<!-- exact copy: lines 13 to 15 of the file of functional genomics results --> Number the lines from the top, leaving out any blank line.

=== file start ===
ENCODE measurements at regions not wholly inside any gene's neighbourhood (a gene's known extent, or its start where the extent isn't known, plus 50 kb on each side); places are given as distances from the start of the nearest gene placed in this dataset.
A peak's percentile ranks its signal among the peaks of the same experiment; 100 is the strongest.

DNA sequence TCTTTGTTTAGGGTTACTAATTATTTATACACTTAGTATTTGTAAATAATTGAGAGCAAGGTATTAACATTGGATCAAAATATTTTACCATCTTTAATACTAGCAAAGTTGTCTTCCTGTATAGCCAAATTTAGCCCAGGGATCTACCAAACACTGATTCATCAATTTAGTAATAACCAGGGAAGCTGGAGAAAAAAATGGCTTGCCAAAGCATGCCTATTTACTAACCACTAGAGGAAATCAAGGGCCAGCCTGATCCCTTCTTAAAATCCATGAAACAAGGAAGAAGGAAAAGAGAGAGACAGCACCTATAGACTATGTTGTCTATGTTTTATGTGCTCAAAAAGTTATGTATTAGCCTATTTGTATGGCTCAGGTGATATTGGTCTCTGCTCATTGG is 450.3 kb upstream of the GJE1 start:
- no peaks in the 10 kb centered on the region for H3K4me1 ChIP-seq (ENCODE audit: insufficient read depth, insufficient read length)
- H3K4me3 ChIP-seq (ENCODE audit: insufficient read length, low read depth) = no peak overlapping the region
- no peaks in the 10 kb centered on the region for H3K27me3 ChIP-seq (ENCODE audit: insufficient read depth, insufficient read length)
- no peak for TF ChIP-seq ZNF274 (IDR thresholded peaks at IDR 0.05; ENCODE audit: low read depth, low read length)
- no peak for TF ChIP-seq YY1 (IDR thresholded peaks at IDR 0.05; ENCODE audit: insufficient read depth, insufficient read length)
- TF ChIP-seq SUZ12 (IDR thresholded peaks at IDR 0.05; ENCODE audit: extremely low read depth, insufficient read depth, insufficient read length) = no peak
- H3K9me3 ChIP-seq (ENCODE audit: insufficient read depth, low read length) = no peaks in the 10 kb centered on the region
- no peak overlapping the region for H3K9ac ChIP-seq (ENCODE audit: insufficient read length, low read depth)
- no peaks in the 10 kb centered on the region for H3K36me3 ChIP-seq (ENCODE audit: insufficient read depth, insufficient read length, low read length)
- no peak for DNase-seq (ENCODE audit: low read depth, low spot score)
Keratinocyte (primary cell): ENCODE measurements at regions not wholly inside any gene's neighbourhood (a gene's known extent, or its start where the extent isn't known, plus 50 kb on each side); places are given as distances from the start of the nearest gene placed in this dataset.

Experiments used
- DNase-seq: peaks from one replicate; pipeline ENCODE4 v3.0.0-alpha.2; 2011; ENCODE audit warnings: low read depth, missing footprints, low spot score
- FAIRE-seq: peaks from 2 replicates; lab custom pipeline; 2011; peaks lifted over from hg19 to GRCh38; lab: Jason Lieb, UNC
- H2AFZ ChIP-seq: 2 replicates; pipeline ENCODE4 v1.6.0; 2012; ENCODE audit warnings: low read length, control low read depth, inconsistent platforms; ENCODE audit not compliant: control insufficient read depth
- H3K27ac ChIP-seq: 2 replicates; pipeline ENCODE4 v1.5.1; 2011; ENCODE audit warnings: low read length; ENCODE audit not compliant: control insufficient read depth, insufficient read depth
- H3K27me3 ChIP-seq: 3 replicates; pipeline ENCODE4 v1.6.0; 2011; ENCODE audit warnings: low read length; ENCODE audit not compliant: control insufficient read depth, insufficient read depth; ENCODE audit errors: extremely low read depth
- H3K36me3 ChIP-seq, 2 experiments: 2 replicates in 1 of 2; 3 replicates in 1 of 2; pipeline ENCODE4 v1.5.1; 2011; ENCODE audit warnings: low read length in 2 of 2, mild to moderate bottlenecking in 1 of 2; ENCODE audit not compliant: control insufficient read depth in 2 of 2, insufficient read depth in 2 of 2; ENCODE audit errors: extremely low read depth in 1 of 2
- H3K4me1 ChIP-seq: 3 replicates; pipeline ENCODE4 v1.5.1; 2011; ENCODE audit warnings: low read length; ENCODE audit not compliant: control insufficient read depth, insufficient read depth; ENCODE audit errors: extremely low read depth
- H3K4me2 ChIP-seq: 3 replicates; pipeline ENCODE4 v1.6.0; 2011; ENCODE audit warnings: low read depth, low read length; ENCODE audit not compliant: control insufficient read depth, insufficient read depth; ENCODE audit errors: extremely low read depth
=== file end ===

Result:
- no peak for DNase-seq (ENCODE audit: low read depth, low spot score)
Keratinocyte (primary cell): ENCODE measurements at regions not wholly inside any gene's neighbourhood (a gene's known extent, or its start where the extent isn't known, plus 50 kb on each side); places are given as distances from the start of the nearest gene placed in this dataset.

Experiments used